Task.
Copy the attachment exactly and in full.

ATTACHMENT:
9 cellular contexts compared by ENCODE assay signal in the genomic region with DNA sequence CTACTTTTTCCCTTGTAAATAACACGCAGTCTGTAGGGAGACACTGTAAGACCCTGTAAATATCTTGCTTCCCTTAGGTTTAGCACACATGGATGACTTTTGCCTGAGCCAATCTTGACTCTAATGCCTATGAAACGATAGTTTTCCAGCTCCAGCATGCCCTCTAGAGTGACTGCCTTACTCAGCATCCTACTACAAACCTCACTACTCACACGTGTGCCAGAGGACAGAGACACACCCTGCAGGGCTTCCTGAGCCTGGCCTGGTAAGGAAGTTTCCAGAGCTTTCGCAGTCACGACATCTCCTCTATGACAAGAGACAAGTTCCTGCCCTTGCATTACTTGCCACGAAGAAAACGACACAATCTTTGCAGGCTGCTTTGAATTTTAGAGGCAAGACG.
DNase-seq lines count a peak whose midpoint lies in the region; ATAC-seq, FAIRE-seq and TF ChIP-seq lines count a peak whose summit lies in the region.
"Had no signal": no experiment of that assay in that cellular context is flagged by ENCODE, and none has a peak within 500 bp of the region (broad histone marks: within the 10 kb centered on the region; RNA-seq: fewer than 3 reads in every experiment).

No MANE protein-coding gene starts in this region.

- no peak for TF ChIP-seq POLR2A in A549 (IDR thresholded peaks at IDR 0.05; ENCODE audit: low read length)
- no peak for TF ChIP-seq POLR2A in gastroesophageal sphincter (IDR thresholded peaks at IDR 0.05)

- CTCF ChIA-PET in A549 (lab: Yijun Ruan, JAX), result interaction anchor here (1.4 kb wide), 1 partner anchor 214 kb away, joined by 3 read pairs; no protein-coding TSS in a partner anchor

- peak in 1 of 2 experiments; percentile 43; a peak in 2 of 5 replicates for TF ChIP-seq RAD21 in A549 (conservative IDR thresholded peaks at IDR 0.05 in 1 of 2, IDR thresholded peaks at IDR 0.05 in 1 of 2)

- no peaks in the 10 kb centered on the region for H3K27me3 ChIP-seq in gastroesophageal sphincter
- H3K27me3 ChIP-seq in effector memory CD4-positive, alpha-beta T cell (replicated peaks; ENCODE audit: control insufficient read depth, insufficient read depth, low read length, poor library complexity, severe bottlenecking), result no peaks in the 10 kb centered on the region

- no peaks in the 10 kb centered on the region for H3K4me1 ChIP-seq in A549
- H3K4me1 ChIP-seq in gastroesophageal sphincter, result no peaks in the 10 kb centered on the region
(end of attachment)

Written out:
9 cellular contexts compared by ENCODE assay signal in the genomic region with DNA sequence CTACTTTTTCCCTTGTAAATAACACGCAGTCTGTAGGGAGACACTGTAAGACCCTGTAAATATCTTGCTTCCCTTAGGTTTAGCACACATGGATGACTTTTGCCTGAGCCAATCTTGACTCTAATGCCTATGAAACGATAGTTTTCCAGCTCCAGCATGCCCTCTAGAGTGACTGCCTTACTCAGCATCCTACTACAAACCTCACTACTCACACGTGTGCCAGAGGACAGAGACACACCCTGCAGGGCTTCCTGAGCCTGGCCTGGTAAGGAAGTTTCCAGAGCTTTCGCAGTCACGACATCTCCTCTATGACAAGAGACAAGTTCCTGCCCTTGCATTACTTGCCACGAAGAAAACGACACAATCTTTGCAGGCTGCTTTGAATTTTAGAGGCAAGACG.
DNase-seq lines count a peak whose midpoint lies in the region; ATAC-seq, FAIRE-seq and TF ChIP-seq lines count a peak whose summit lies in the region.
"Had no signal": no experiment of that assay in that cellular context is flagged by ENCODE, and none has a peak within 500 bp of the region (broad histone marks: within the 10 kb centered on the region; RNA-seq: fewer than 3 reads in every experiment).

No MANE protein-coding gene starts in this region.

- no peak for TF ChIP-seq POLR2A in A549 (IDR thresholded peaks at IDR 0.05; ENCODE audit: low read length)
- no peak for TF ChIP-seq POLR2A in gastroesophageal sphincter (IDR thresholded peaks at IDR 0.05)

- CTCF ChIA-PET in A549 (lab: Yijun Ruan, JAX), result interaction anchor here (1.4 kb wide), 1 partner anchor 214 kb away, joined by 3 read pairs; no protein-coding TSS in a partner anchor

- peak in 1 of 2 experiments; percentile 43; a peak in 2 of 5 replicates for TF ChIP-seq RAD21 in A549 (conservative IDR thresholded peaks at IDR 0.05 in 1 of 2, IDR thresholded peaks at IDR 0.05 in 1 of 2)

- no peaks in the 10 kb centered on the region for H3K27me3 ChIP-seq in gastroesophageal sphincter
- H3K27me3 ChIP-seq in effector memory CD4-positive, alpha-beta T cell (replicated peaks; ENCODE audit: control insufficient read depth, insufficient read depth, low read length, poor library complexity, severe bottlenecking), result no peaks in the 10 kb centered on the region

- no peaks in the 10 kb centered on the region for H3K4me1 ChIP-seq in A549
- H3K4me1 ChIP-seq in gastroesophageal sphincter, result no peaks in the 10 kb centered on the region